Brunei: Country and Foreign Investment
The Islamic Sultanate of Brunei Darussalam is close to vital sea lanes running through the South China Sea linking the Indian and Pacific Oceans. The climate is tropical. The capital is Bandar Seri Begawan. The country consists of two parts physically separated by a finger of Malaysian territory. Brunei's major natural resources are petroleum, natural gas and timber.
Brunei was a powerful state from the 16th to the 19th century, but in 1888 it became a British protectorate. Britain retained responsibility for the state's defense and foreign affairs until 1984, when the sultanate became fully independent.
The population was estimated at 408,786 in July 2012. The official religion is Islam. Malay is the official language; English and Chinese are also spoken.
Brunei is a constitutional sultanate. The Sultan and Prime Minister is Sir Hassnal Bolkiah (since 5 October 1967). Civil law is based on English common law; for Muslims, Islamic Shari'a law supersedes civil law in a number of areas.
GDP at purchasing power parity was USD21.03bn (2011 est.), and per capita in the same year, was estimated at USD49,500. The currency is the Bruneian dollar.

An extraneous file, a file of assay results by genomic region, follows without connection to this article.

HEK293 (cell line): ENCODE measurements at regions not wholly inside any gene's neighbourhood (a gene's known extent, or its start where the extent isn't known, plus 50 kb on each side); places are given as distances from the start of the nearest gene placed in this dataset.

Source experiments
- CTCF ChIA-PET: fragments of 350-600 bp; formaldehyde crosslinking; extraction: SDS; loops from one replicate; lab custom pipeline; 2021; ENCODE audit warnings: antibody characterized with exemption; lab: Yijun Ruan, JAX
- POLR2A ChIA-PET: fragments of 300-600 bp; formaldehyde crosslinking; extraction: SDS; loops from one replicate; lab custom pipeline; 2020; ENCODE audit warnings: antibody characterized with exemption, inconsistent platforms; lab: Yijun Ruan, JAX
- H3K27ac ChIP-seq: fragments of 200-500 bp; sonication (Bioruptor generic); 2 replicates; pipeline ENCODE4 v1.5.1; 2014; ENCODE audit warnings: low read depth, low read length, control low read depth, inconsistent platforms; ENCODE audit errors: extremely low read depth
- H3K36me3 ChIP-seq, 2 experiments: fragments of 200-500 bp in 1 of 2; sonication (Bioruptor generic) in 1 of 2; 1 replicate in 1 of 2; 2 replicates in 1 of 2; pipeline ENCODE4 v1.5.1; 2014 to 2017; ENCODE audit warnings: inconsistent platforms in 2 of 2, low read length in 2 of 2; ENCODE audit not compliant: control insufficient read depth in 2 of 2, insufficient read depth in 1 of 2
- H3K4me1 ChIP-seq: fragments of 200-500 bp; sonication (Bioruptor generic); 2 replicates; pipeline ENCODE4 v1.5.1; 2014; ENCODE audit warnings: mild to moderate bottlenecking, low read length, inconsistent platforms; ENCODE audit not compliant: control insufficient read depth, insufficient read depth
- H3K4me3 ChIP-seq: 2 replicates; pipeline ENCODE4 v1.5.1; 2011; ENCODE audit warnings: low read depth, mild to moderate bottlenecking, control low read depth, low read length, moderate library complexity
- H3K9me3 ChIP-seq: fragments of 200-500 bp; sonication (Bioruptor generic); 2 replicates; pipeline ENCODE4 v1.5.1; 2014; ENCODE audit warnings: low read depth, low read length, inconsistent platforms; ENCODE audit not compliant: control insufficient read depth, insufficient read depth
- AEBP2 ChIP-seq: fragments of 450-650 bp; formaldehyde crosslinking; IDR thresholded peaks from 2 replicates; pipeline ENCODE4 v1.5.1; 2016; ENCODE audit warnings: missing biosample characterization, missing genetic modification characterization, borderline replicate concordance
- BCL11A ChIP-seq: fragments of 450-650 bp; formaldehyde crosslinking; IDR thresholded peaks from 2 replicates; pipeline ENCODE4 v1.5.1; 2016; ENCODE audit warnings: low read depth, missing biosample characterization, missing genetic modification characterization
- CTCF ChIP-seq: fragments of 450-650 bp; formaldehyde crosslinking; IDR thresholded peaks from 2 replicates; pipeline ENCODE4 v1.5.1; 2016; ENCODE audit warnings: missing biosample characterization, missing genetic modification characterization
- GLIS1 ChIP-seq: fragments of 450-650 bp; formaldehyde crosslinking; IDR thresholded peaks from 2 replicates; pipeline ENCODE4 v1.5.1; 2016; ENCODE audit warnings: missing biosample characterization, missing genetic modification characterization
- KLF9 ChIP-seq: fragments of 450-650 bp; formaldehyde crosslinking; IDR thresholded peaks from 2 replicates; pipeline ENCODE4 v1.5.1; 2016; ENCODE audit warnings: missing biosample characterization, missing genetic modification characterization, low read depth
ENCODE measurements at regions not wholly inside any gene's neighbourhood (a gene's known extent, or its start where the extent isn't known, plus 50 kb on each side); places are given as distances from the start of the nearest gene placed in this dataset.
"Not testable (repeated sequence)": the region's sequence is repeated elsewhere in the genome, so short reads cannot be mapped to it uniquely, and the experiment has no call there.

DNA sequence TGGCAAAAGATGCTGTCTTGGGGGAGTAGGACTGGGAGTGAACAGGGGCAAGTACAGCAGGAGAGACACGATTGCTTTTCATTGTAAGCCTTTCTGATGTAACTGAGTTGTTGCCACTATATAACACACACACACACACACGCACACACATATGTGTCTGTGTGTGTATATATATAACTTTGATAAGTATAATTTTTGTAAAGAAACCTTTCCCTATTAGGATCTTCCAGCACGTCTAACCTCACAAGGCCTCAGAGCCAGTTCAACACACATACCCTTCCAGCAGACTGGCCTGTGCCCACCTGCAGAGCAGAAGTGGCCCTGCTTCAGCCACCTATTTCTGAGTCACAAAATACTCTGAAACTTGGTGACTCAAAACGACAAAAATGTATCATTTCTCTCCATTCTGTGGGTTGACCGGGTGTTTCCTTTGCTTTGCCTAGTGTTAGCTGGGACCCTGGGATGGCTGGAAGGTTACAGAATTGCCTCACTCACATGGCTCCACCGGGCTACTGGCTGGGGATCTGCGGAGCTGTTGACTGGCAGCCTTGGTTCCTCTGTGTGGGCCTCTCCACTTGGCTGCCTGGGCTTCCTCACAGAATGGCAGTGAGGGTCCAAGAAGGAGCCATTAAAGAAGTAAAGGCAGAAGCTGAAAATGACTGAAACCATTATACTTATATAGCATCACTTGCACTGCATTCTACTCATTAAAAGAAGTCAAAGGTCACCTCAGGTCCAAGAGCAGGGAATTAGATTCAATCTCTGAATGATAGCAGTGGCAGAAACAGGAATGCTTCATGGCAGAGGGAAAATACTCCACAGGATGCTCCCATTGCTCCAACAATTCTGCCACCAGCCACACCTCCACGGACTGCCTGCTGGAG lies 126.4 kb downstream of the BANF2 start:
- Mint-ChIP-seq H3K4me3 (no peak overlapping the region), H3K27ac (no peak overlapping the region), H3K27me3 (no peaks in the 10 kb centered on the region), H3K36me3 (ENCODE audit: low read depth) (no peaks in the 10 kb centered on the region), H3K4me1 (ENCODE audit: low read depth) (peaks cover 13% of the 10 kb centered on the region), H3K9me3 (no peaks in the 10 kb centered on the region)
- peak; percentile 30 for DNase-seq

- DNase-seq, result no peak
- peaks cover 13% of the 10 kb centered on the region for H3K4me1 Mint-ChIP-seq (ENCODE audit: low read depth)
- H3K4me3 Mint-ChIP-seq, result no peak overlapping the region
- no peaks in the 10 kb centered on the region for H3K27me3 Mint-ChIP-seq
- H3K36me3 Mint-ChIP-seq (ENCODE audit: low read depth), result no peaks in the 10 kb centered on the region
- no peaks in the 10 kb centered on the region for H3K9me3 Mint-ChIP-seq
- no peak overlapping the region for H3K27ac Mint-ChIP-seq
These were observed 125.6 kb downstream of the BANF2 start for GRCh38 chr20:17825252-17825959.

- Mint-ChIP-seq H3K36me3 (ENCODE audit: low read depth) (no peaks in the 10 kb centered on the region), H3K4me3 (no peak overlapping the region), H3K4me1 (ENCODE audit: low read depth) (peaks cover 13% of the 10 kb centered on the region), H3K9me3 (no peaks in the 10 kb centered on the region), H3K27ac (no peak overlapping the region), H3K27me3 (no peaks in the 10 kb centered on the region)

Revenues in 2011 were $7.234 billion against expenditure of $4.929 billion.
The currency is the Bruneian dollar.
In 2000, Brunei instituted a tax-privileged International Financial Centre (BIFC) providing regimes for banking, insurance, investment funds and trust management. Accordingly, Brunei is a "dual jurisdiction", whereby the international legislation offers "offshore" facilities, alongside the usual range of "domestic" legislation drawn from that of England and Wales. Legislation passed in 2000 introduced a number of additional corporate forms which are available to business operations in the International Financial Centre, including International Business Companies, International Limited Partnerships, and International Trusts.
In Brunei there is no personal income tax, and there are no export, sales, payroll or manufacturing taxes. Sole-proprietorship and partnership businesses are not subject to income tax. The main tax for resident ('domestic') companies is corporate tax, but this does not apply in the BIFC.